Young Women's Fire Camp
Sarah Medary, ICMA-CM, City Manager
Eugene Springfield Fire established the Young Women’s Fire Camp in 2010 at the urging of Fire Captain Jean Woodrich, who retired after 28 years of service. Recognizing the lack of female firefighters locally and nationally, Woodrich developed a five-day program for young women ages 16-19 that would expose them to firefighting as a career and help develop confidence and leadership skills. The camp uses hands-on activities to teach life skills such as team building, communication, and problem-solving. Activities include extinguishing live fires, learning emergency medical service skills, rappelling, self-defense, and vehicle extrication. Participants also engage in conversations about peer pressure, societal pressures, self-image, and general mental health and wel-lbeing.
A core tenet of the camp is that it be free of charge and accessible to all young women. Camp leaders ensure diversity of applicants and equal opportunities by reaching out to all local high schools, alternative schools, and community outreach programs. Funding comes from multiple divisions of the fire department and the local chapter of the International Association of Fire Fighters. Local businesses have donated fire extinguishers, cars for extrication exercises, and internship opportunities. In addition to empowering young women, the camp provides examples of successful women and career opportunities in the fire service, which has a very low percentage of females. Camp also includes guest speakers who talk about their career experiences. Speakers have included the first female paratrooper in the United States, the first female circuit court judge of Douglas County, and female emergency room doctors, police officers, and leaders from local government—all of them supporting a diverse group of young women as they develop confidence and skills that will serve them in the future.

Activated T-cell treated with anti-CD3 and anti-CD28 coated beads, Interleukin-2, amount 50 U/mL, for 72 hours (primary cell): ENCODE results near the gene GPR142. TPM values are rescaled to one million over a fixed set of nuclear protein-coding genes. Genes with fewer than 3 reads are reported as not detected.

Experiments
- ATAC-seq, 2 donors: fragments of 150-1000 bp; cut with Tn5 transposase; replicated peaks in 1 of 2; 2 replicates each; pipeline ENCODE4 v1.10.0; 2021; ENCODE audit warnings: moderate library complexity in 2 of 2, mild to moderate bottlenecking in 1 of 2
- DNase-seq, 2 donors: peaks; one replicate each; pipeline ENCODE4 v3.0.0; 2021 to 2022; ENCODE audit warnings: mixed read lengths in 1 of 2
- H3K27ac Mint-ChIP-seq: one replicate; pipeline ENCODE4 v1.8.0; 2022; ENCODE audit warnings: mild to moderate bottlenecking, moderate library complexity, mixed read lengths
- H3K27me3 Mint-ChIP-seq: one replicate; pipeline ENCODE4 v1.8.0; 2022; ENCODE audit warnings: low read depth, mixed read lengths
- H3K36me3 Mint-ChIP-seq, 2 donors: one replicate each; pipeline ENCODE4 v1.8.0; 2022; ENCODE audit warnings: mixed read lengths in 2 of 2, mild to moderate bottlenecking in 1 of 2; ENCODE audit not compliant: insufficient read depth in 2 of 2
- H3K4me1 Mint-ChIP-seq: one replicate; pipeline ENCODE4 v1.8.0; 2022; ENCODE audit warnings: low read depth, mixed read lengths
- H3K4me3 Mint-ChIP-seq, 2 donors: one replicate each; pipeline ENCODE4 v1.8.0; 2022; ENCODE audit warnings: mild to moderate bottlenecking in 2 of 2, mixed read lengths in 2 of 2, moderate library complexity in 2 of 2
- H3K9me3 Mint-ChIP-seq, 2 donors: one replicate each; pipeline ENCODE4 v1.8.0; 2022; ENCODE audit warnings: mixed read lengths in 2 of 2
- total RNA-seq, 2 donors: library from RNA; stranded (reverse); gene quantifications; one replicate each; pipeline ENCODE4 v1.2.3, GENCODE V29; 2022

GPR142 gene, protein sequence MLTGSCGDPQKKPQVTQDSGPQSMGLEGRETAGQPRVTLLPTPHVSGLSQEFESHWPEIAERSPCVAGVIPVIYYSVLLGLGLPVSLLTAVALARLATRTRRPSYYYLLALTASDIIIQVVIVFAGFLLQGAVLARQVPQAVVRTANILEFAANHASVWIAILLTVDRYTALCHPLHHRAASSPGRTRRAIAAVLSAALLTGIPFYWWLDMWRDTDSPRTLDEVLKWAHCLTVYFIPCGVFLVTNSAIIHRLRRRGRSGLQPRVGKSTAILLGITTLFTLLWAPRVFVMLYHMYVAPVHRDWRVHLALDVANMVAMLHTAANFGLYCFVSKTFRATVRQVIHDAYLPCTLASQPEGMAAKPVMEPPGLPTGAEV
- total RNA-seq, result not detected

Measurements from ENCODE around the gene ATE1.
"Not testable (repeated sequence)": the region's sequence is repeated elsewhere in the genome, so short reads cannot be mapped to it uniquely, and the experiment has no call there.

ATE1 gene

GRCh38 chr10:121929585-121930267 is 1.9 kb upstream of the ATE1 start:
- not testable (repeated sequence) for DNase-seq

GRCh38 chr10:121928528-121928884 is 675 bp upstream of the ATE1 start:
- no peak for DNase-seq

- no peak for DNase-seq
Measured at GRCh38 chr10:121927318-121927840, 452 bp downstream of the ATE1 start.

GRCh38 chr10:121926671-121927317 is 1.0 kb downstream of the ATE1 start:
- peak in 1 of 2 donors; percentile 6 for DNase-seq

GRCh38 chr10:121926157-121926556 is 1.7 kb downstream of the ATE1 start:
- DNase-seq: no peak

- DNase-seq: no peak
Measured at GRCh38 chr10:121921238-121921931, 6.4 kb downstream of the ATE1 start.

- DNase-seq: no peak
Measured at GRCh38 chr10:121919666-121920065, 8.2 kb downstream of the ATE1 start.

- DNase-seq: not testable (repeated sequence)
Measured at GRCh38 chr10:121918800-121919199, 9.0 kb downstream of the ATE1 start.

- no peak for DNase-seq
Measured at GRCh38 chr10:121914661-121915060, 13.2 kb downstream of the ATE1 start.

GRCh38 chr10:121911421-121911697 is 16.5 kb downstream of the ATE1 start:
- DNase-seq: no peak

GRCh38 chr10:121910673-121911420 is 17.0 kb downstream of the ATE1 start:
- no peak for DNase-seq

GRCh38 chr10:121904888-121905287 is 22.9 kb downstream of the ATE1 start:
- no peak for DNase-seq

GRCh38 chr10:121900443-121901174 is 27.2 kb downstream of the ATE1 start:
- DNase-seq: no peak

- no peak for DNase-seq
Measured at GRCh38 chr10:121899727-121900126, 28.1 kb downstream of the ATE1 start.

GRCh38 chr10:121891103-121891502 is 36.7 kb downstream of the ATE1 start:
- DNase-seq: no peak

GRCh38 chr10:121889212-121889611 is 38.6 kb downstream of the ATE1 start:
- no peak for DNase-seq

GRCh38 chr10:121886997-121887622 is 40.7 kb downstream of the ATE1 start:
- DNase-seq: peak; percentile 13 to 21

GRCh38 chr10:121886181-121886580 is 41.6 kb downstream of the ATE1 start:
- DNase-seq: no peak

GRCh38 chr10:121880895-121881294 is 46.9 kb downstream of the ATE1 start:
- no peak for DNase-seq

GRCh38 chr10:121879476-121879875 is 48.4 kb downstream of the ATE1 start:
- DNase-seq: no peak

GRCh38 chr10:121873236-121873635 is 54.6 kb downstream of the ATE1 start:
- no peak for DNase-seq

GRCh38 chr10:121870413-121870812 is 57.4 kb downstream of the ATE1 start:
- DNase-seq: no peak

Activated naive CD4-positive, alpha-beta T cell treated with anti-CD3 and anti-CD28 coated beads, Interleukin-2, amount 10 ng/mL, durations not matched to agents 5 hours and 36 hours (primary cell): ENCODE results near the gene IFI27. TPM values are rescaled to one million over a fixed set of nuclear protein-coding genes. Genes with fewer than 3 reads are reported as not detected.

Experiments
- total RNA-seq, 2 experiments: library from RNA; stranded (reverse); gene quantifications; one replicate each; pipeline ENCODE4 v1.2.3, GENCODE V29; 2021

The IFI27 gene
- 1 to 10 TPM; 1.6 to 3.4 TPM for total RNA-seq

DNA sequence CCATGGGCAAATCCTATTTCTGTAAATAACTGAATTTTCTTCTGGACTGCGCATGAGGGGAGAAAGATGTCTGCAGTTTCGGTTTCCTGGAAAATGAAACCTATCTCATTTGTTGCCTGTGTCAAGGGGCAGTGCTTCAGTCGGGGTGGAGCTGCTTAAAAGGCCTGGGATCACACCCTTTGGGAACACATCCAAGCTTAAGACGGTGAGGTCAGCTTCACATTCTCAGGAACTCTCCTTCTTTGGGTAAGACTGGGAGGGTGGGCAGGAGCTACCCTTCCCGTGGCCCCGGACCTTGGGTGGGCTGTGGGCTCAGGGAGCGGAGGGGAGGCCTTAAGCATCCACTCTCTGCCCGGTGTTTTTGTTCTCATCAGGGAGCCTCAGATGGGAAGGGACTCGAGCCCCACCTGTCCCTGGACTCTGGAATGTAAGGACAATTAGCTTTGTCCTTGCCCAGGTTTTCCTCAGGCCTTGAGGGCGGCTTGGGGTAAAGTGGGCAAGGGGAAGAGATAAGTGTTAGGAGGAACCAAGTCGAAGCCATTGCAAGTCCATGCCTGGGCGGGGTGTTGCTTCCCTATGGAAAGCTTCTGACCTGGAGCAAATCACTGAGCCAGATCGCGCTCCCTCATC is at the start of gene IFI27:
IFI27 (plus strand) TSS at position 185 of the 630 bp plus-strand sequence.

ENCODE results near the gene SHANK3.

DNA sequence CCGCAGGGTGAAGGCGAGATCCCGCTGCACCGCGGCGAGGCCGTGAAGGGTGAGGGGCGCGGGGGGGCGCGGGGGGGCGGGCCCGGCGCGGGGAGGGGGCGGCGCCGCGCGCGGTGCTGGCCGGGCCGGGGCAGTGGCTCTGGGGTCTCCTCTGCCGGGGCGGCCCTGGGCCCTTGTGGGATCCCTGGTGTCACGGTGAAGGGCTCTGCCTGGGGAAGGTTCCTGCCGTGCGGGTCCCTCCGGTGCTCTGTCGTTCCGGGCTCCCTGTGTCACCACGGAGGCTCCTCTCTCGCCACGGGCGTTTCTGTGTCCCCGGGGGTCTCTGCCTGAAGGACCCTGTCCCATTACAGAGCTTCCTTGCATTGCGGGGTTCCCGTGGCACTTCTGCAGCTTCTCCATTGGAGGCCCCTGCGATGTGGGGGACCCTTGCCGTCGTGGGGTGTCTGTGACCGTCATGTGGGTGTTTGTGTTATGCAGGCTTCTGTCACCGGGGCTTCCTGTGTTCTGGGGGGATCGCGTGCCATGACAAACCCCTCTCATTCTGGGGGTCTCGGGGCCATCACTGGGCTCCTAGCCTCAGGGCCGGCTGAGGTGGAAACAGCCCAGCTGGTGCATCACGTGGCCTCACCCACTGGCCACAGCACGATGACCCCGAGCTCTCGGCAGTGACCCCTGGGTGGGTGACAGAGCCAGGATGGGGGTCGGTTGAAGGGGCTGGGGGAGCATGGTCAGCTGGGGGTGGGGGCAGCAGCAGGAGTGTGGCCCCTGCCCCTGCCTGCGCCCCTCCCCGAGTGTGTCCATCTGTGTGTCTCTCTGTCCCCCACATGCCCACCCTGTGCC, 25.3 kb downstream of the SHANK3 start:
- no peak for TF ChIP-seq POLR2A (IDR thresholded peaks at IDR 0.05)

An additional benefit of the program is creating space for family relationships to grow. Camp graduation is an opportunity for mentors to encourage parents to listen more and push back less. Mentors have received letters of appreciation from parents of camp attendees who cite more engagement and communication at home. Camp mentors say that they learn just as much as those who attend. Through planning and organizing the camp, female facilitators learn to lead by example, communicate, and work as a team, and they have an opportunity to “pay it forward” as mentors. They also learn to adapt the camp to fit the needs of each group that attends, and they try to offer support that helps attendees have a successful and fulfilling week, whether the support is physical, mental, or emotional.
The camp also shows members of the community the importance of promoting and supporting programs that encourage young women. The relationships that are built with external partners grow each year as other organizations offer time and services that make the camp even more accessible and successful. The success of the Young Women’s Fire Camp will take years to measure, but its impact starts before the camp begins. The application includes an essay prompt that asks the applicant to write about her hero. By the end of the five-day program, the campers learn that they are more like their heroes than they expected, as they have overcome challenges and encouraged their peers to do the same.
A milestone for the program was reached in 2017, when the department hired its first camp graduate. A second graduate was hired in 2021. Many others have gone on to careers in firefighting, emergency services, and other public services such as military, police, and emergency relief work. Over the years, camp mentors have received numerous emails from graduates noting that they would not have explored these opportunities without the camp experience.